Phrase (music)

In music theory, a phrase (Greek: φράση) is a unit of musical meter that has a complete musical sense of its own,[5] built from figures, motifs, and cells, and combining to form melodies, periods and larger sections.[6]

A phrase is a substantial musical thought, which ends with a musical punctuation called a cadence. Phrases are created in music through an interaction of melody, harmony, and rhythm.[7]

Terms such as sentence and verse have been adopted into the vocabulary of music from linguistic syntax.[8] Though the analogy between the musical and the linguistic phrase is often made, still the term "is one of the most ambiguous in music....there is no consistency in applying these terms nor can there be...only with melodies of a very simple type, especially those of some dances, can the terms be used with some consistency."[9]

John D. White defines a phrase as, "the smallest musical unit that conveys a more or less complete musical thought. Phrases vary in length and are terminated at a point of full or partial repose, which is called a cadence."[10] Edward Cone analyses the "typical musical phrase" as consisting of an "initial downbeat, a period of motion, and a point of arrival marked by a cadential downbeat".[11] Charles Burkhart defines a phrase as "Any group of measures (including a group of one, or possibly even a fraction of one) that has some degree of structural completeness. What counts is the sense of completeness we hear in the pitches not the notation on the page. To be complete such a group must have an ending of some kind … . Phrases are delineated by the tonal functions of pitch. They are not created by slur or by legato performance … . A phrase is not pitches only but also has a rhythmic dimension, and further, each phrase in a work contributes to that work's large rhythmic organization."[12]

Duration or form

In common practice phrases are often four bars or measures long[13] culminating in a more or less definite cadence.[14] A phrase will end with a weaker or stronger cadence, depending on whether it is an antecedent phrase or a consequent phrase, the first or second half of a period.

However, the absolute span of the phrase (the term in today's use is coined by the German theorist Hugo Riemann[15]) is as contestable as its pendant in language, where there can be even one-word-phrases (like "Stop!" or "Hi!"). Thus no strict line can be drawn between the terms of the 'phrase', the 'motiv' or even the separate tone (as a one-tone-, one-chord- or one-noise-expression).

Thus, in views of the Gestalt theory the term of the phrase is rather enveloping any musical expression which is perceived as a consistent gestalt separate from others, however few or many beats, i. e. distinct musical events like tones, chords or noises, it may contain.

A phrase-group is, "a group of three or more phrases linked together without the two-part feeling of a period," or, "a pair of consecutive phrases in which the first is a repetition of the second or in which, for whatever reason, the antecedent-consequent relationship is absent."[17]

Phrase rhythm is the rhythmic aspect of phrase construction and the relationships between phrases, and "is not at all a cut-and-dried affair, but the very lifeblood of music and capable of infinite variety. Discovering a work's phrase rhythm is a gateway to its understanding and to effective performance." The term was popularized by William Rothstein's Phrase Rhythm in Tonal Music (). Techniques include overlap, lead-in, extension, expansion, reinterpretation and elision.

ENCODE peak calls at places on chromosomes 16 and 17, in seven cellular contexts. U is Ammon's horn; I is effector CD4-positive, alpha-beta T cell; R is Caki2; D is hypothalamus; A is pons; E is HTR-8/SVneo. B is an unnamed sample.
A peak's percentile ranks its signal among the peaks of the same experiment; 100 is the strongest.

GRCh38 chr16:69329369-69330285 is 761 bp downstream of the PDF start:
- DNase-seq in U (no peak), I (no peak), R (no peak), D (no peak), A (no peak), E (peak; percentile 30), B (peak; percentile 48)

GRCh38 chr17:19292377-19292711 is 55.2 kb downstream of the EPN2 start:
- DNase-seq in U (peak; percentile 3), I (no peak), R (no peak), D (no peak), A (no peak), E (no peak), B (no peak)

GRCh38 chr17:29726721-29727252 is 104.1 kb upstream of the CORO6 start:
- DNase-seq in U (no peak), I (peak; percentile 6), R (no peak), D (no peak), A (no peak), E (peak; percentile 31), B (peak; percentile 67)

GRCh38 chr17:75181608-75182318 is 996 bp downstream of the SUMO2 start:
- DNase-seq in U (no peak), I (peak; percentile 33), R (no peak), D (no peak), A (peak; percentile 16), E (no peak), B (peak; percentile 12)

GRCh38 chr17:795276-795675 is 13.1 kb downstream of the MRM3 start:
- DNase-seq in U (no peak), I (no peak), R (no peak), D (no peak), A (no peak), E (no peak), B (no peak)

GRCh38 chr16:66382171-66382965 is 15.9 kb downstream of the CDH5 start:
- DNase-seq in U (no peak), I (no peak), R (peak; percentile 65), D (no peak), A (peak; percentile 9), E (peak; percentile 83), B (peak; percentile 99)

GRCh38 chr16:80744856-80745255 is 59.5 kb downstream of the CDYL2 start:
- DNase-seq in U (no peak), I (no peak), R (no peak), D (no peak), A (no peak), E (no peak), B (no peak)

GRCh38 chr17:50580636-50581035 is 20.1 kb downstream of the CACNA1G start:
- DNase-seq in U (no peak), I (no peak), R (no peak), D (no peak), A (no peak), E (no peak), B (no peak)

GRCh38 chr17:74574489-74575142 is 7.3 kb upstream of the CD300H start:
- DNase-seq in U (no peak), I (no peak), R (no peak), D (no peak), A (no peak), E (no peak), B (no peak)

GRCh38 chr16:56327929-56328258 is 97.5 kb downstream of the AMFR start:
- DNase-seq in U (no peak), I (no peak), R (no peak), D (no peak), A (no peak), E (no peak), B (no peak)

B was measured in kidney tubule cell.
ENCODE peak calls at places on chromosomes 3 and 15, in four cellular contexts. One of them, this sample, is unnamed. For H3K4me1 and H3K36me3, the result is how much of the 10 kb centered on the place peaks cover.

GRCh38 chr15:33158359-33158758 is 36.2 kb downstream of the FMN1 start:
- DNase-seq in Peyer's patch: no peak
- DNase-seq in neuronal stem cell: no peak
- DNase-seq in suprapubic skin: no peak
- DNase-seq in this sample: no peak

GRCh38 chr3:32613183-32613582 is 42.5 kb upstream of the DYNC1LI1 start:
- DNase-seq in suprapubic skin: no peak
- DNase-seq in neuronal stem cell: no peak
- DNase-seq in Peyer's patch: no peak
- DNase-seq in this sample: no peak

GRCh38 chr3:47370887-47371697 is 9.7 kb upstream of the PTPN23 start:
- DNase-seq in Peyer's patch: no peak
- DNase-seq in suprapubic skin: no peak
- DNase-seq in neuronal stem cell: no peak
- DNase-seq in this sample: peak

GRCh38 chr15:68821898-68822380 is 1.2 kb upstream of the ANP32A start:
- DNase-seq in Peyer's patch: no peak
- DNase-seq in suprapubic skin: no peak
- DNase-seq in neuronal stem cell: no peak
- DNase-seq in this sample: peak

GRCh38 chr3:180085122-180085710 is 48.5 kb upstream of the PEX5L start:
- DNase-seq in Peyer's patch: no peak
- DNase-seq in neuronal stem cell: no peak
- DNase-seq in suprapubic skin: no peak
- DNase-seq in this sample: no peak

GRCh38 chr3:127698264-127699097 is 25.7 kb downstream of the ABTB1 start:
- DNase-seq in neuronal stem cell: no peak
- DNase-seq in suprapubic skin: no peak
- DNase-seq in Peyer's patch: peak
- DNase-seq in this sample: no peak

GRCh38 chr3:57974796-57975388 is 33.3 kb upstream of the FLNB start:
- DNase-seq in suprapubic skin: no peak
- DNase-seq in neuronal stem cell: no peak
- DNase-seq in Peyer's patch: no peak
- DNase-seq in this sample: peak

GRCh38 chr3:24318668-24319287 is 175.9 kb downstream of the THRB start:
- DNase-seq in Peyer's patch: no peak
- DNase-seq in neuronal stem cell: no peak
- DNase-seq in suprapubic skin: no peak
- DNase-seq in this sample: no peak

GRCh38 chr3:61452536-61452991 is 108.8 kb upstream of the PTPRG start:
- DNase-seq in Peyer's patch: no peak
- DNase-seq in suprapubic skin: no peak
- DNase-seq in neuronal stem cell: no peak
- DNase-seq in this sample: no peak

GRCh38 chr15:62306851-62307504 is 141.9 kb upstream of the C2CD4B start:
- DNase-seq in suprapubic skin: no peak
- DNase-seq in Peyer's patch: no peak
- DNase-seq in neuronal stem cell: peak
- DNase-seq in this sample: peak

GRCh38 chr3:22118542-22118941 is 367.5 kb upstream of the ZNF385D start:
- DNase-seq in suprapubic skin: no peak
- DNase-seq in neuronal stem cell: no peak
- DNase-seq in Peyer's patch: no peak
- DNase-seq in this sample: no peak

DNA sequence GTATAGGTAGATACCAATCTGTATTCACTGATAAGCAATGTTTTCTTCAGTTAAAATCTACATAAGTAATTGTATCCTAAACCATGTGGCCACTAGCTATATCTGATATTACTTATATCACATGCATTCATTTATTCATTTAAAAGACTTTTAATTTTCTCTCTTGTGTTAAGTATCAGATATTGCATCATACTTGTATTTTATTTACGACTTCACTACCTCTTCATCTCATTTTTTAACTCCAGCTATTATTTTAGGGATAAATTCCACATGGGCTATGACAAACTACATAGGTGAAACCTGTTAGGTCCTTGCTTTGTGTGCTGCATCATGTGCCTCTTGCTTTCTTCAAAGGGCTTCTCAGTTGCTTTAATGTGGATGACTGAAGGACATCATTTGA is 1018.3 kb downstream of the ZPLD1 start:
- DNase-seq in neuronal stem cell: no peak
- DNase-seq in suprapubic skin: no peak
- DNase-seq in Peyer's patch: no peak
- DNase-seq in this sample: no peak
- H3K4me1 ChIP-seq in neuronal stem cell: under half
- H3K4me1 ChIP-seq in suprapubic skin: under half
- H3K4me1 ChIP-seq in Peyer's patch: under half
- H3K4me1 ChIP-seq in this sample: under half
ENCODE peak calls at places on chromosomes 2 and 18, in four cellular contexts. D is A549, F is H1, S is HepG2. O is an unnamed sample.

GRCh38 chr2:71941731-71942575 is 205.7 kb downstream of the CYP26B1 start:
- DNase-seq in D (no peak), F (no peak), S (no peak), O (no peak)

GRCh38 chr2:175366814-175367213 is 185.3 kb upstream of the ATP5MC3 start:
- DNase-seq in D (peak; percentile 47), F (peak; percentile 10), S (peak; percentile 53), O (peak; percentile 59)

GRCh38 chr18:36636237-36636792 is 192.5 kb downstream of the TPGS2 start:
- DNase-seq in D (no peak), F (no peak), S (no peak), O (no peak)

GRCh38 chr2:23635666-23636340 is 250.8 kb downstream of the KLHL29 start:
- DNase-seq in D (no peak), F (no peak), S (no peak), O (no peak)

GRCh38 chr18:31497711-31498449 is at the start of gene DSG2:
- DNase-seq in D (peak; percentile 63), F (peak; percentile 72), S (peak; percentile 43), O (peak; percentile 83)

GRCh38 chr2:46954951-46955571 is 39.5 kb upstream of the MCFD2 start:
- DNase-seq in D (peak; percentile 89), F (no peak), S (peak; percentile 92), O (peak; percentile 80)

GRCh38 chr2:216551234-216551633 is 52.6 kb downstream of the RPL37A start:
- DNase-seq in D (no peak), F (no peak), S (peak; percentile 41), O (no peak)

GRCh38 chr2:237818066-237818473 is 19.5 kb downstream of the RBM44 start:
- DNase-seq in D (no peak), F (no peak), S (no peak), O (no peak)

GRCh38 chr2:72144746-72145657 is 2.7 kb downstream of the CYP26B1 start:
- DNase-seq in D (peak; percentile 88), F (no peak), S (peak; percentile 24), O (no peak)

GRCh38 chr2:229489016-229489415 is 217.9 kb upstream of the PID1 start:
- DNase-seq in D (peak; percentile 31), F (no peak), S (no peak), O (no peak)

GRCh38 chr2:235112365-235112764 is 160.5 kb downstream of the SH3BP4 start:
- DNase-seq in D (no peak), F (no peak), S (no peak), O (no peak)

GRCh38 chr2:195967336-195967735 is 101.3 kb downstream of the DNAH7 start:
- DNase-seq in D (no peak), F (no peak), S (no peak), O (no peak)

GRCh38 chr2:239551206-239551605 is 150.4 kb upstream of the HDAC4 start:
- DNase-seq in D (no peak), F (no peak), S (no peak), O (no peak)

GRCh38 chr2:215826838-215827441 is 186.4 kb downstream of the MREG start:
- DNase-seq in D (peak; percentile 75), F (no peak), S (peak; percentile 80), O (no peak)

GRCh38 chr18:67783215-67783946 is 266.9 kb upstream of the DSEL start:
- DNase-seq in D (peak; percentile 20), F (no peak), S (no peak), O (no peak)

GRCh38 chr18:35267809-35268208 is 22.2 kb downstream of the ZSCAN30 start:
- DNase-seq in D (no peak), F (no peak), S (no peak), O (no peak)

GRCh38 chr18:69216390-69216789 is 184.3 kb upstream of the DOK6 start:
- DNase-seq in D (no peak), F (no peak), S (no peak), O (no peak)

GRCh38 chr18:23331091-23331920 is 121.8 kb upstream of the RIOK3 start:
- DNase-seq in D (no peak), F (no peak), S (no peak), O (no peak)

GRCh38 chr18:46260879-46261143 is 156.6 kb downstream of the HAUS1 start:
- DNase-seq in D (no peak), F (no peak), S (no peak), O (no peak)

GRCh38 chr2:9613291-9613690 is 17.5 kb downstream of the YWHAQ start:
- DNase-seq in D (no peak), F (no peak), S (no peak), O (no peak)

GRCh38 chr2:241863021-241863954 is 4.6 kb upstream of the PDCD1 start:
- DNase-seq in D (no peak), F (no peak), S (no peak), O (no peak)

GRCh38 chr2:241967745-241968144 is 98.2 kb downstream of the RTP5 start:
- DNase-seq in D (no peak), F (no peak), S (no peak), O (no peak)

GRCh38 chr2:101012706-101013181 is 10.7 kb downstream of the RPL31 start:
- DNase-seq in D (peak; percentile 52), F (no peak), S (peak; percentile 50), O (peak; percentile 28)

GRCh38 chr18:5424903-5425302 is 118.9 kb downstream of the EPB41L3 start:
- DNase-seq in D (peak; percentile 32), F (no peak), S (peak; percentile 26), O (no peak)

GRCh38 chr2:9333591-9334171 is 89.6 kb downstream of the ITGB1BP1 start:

A phrase member is one of the parts in a phrase separated into two by a pause or long note value, the second of which may repeat, sequence, or contrast with the first.[18] A phrase segment, "is a distinct portion of the phrase, but it is not a phrase either because it is not terminated by a cadence or because it seems too short to be relatively independent."[19]

See also


  1. White (1976), p. 44.
  2. Benjamin, Thomas; Horvit, Michael; and Nelson, Robert (2003). Techniques and Materials of Music, p. 252. 7th edition. Thomson Schirmer. ISBN 0495500542.
  3. Cooper, Paul (1973). Perspectives in Music Theory, p. 48. Dodd, Mead, and Co. ISBN 0396067522.
  4. Kostka, Stefan and Payne, Dorothy (1995). Tonal Harmony, p. 162. Third edition. McGraw-Hill. ISBN 0073000566.
  5. Falk (1958), p. 11, Larousse cited in Nattiez, Jean-Jacques (1990). Music and Discourse: Toward a Semiology of Music (Musicologie générale et sémiologue, 1987). Translated by Carolyn Abbate (1990). ISBN 0-691-02714-5.
  6. 1980 New Grove cited in Nattiez 1990.
  7. Benward, Bruce & Saker, Marilyn (2003). Music: In Theory and Practice, Vol. I, p.89. Seventh Edition. McGraw-Hill. ISBN 978-0-07-294262-0.
  8. 1958 Encyclopédie Fasquelle cited in Nattiez 1990.
  9. Stein, Deborah (2005). Engaging Music: Essays in Music Analysis. New York: Oxford University Press. ISBN 0-19-517010-5.
  10. White (1976), p. 34. Italics original.
  11. Winold, Allen (1975). "Rhythm in Twentieth-Century Music", Aspects of Twentieth-Century Music. Wittlich, Gary (ed.). Englewood Cliffs, New Jersey: Prentice-Hall. ISBN 0-13-049346-5.
  12. Burkhart, Charles. "The Phrase Rhythm of Chopin's A-flat Major Mazurka, Op. 59, No. 2" cited in Stein 2005.
  13. Larousse, Davie 1966, 19 cited in Nattiez 1990.
  14. Larousse cited in Nattiez 1990.
  15. System der musikalischen Rhythmik und Metrik (Leipzig, 1903)
  16. White, John D. (1976). The Analysis of Music, pp. 43–44. ISBN 0-13-033233-X.
  17. White (1976), p. 46.
  18. Benward & Saker (2003). Music: In Theory and Practice, Vol. I, p. 113. Seventh Edition. ISBN 978-0-07-294262-0.
  19. Kostka and Payne (1995), p.158.

Further reading

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